Swangla Tribe of Himachal Pradesh

The Swangla tribe is a small Hindu community residing in the Pattan valley region along the Chandra Bhaga river in the Lahaul and Spiti district of Himachal Pradesh, India. They have a distinct culture and societal structure that has been shaped by their isolation in the high valleys and hills where they reside. In this article, we will take a detailed look at the Swangla tribe, their cultural practices, and societal structure within the tribal community of Himachal Pradesh.

History and Demographics

The Swangla tribe is primarily settled in the pattan area of the Lahaul sub-division. According to the Census of India, the population of the Swangla tribe is 9,630, with 4,829 males and 4,801 females. They are classified as a Scheduled Tribe and consist of people from Rajput and Brahmin ethnicities. The Swangla tribe speaks multiple languages, including Tinani or Tinent (spoken by people of Sisu area), which is an endangered language with only 12,000 known speakers. There are also other dialects spoken, such as Manchhad (a mixture of Tibetan and Hindi), Chinnali (spoken by the Sipi and the Lohar), Bhoti (spoken by Bodhs).

Interestingly, the Swangla tribe bears a resemblance to the Munda speaking tribe found in Bengal, Bihar, and Central India. Within the Swangla tribe, there are sub-groups known as Garu and Munda, which are believed to have originated from a Rajput marrying a Bodh girl, thus creating social stratification within the tribe.

Culture and Practices

The Swangla tribe has a unique culture and societal structure that has been shaped by their isolation in the high valleys and hills where they reside. They primarily engage in agriculture and animal husbandry, raising goats, sheep, and yaks for their meat, milk, and hides, while growing barley, potatoes, maize, and vegetables in the short mountain summers. They trade animals and their products for things they cannot make themselves, such as cell phones, solar panels, and tools.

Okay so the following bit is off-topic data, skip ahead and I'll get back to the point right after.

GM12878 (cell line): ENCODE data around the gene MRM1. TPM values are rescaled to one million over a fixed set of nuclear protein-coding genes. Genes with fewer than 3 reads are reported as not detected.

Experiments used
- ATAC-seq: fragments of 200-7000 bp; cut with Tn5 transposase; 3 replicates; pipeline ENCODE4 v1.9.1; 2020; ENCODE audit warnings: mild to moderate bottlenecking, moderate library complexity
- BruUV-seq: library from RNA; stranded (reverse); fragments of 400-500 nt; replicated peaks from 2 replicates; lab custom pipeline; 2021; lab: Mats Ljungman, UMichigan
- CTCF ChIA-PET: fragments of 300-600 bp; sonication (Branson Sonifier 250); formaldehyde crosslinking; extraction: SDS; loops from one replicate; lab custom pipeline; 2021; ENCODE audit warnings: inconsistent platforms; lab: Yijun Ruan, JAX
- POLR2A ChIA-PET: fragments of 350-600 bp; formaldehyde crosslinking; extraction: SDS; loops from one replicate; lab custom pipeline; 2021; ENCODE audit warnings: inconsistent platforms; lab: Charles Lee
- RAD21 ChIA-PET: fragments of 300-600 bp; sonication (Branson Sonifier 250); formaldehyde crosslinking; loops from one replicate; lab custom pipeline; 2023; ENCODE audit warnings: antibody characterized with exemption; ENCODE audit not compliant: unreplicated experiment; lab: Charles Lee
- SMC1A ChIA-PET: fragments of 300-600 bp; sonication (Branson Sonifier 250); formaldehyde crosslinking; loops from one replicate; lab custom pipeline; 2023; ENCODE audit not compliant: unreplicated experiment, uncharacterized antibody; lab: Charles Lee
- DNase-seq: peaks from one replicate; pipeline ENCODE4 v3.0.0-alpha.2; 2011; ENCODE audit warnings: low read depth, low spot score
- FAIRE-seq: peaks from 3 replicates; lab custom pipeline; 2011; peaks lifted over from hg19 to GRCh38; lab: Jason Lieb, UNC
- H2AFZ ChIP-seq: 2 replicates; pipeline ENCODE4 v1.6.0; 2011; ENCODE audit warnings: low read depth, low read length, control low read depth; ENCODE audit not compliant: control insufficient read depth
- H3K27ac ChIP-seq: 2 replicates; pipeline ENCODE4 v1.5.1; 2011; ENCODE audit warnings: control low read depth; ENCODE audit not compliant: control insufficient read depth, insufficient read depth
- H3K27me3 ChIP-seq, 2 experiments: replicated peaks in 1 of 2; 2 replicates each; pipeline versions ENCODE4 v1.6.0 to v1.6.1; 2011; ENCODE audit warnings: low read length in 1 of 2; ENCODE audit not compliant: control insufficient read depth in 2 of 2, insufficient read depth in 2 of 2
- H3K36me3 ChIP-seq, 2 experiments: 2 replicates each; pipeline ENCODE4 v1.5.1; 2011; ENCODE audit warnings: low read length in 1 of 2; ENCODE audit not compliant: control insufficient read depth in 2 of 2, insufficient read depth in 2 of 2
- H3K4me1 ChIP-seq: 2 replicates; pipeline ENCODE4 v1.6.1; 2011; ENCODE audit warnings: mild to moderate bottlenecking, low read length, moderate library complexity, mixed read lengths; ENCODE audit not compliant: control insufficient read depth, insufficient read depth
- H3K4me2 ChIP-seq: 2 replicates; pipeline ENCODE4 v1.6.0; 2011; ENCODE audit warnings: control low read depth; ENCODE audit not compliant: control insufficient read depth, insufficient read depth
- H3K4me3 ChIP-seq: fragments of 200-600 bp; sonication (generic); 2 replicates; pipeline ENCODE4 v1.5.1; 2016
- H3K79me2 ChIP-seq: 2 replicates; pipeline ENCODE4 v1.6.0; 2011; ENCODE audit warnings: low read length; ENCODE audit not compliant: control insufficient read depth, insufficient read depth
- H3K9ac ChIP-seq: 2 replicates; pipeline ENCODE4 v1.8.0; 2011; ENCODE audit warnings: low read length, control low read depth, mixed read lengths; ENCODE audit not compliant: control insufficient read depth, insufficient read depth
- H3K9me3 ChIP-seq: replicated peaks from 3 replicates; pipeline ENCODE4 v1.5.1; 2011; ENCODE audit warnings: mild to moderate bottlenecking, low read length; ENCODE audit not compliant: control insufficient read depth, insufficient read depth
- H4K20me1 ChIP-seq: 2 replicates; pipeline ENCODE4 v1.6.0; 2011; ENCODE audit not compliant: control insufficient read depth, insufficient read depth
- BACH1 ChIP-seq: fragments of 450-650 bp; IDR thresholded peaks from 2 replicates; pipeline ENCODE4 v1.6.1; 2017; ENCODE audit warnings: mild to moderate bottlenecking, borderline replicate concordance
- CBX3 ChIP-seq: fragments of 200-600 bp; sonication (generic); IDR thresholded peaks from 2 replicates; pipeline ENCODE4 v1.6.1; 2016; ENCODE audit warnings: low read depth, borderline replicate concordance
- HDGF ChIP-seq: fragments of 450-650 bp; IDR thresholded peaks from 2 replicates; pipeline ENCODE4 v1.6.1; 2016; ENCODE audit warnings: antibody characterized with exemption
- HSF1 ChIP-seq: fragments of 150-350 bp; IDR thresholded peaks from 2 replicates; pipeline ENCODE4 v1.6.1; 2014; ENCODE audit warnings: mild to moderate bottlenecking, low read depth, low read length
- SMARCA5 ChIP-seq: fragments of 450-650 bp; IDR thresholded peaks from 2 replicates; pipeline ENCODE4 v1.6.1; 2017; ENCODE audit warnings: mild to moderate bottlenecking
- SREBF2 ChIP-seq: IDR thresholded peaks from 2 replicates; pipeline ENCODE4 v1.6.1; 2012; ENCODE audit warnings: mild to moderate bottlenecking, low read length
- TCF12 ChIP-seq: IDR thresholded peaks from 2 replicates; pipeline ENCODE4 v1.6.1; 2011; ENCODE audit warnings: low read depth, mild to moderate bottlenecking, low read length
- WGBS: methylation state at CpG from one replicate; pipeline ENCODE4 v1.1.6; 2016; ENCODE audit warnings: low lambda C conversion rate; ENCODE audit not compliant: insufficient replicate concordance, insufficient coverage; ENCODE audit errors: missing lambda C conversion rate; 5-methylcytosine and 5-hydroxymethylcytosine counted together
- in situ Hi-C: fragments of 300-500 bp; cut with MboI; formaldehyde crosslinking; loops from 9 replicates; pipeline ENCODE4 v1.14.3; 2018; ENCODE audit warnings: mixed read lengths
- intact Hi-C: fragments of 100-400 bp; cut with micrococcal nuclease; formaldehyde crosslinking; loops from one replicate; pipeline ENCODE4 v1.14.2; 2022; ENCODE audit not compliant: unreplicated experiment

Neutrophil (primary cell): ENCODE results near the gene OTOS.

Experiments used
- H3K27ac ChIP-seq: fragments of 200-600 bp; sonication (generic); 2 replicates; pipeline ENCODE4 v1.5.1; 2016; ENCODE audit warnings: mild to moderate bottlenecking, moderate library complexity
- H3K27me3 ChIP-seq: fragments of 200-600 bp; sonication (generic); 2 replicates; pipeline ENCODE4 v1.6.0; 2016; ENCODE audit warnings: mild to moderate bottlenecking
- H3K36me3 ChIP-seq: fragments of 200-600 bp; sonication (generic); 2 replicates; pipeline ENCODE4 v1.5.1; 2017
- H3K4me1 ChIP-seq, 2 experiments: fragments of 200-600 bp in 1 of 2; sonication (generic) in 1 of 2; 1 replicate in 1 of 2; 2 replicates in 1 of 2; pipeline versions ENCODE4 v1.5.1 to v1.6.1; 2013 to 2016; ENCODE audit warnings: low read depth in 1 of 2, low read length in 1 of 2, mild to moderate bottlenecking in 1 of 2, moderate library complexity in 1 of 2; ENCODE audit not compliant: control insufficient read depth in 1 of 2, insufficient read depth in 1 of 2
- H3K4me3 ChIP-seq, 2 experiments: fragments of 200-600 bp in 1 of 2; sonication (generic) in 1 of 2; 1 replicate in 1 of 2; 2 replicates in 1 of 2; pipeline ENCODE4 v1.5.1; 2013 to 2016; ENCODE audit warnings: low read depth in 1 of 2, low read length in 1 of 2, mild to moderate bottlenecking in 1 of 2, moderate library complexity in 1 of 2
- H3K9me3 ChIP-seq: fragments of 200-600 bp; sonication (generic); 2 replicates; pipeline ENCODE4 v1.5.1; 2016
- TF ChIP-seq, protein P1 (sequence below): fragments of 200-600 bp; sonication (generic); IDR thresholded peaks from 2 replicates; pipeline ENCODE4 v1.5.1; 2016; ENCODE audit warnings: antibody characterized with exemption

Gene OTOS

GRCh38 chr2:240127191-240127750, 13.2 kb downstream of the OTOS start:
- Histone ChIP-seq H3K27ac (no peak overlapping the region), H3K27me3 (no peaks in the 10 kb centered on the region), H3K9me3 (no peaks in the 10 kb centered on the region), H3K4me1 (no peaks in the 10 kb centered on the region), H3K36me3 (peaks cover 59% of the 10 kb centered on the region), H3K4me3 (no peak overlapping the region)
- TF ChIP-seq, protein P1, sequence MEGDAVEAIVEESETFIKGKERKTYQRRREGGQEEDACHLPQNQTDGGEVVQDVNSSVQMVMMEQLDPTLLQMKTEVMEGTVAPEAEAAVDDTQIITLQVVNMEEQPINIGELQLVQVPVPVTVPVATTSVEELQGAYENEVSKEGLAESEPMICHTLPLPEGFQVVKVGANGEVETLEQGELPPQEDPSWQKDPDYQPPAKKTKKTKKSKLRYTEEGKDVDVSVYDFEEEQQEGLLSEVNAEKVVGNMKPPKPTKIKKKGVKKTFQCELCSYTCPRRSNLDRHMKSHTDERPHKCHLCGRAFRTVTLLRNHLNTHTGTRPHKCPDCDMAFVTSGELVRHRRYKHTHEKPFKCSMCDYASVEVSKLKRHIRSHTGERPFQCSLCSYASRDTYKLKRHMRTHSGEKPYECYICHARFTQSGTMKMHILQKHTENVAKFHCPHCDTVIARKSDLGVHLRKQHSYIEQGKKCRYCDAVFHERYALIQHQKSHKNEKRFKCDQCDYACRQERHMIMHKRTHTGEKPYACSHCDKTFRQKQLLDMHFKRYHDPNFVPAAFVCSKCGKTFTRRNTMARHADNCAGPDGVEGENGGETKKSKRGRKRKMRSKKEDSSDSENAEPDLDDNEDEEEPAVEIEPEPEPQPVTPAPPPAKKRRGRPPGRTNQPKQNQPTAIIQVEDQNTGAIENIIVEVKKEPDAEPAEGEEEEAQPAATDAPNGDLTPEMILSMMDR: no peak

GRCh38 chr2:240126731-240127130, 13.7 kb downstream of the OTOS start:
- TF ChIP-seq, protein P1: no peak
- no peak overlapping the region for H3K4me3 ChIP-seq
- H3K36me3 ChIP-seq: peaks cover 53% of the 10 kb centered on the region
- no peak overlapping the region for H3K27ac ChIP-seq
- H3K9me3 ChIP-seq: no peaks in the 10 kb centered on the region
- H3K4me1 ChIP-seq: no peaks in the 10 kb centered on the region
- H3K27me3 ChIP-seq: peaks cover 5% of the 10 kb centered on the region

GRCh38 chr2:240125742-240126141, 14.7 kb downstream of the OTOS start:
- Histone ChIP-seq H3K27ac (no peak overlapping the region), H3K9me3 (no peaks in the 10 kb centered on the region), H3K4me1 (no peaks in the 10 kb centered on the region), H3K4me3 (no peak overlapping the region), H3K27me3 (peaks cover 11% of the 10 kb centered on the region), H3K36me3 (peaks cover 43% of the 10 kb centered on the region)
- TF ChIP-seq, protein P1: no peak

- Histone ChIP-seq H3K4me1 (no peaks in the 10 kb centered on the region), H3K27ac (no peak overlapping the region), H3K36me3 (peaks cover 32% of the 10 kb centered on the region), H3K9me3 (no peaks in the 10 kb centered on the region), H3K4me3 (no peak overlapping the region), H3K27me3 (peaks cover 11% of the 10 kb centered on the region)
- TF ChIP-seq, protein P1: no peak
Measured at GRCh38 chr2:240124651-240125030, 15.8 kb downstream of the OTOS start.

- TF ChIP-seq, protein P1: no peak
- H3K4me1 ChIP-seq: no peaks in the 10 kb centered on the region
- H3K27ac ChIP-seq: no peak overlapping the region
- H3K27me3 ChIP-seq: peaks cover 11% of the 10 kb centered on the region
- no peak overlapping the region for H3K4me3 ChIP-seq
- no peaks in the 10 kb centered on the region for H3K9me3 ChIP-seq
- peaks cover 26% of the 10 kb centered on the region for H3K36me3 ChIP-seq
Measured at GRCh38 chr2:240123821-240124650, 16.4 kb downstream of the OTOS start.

The Swangla tribe has a distinct culture that includes consuming the local drink called Chhang and playing a martial game called Thoda, which involves bow and arrow skills.

The Swangla tribe has a property inheritance law called Pagwand, where all sons inherit property equally. They also have a community council headed by a "Sehna," meaning chief. The Swangla tribe has a unique marriage system where sons receive an equal inheritance from their fathers, and families arrange marriages with the consent of the young people.

Types of marriage

- Rusta-te-Byah (marriage by elopement)

- Kua-Byah (marriage by capture)

- Mazmi Byah (where a boy sends his sister to bring the girl due to marriage expenses)

Divorce System

They also have a unique divorce system known as Tsud-Thvagchi, where the divorced couple holds a thread symbolizing the breaking of the matrimonial bond.

Traditional attire

  • For men in Manali includes 'Sultan' (on the lower part of the body) and 'Chola' (on the upper part) with a belt called 'Dora'.
  • Women wear a long shawl called 'Pattoo' and 'Dhatu' or 'Thipu' on their heads.


The Swangla tribe is known for two famous temples, Trilokinath and Markula at Udaipur. The Brahmin Swanglas also believe in ghosts and evil spirits, with their main sacred center being Manimahesh in Bharmaur. They celebrate the Trilokinath fair in August-September.


The Swangla tribe has faced challenges like isolation in the high valleys and hills where they reside, illiteracy, and social stratification within the tribe. Most Swangla live at the subsistence level, and a bad harvest or a disease can bring starvation. Avalanches are a constant concern, which can bury people, animals, and villages.


The Swangla tribe is an intriguing and unique community with distinct cultural practices and societal structures. The harsh and isolated environment in which they live has shaped their way of life, and they continue to carry on their traditional practices despite the challenges they face. Understanding their traditions and beliefs provides an insight into the diversity of India's tribal communities and their way of life.

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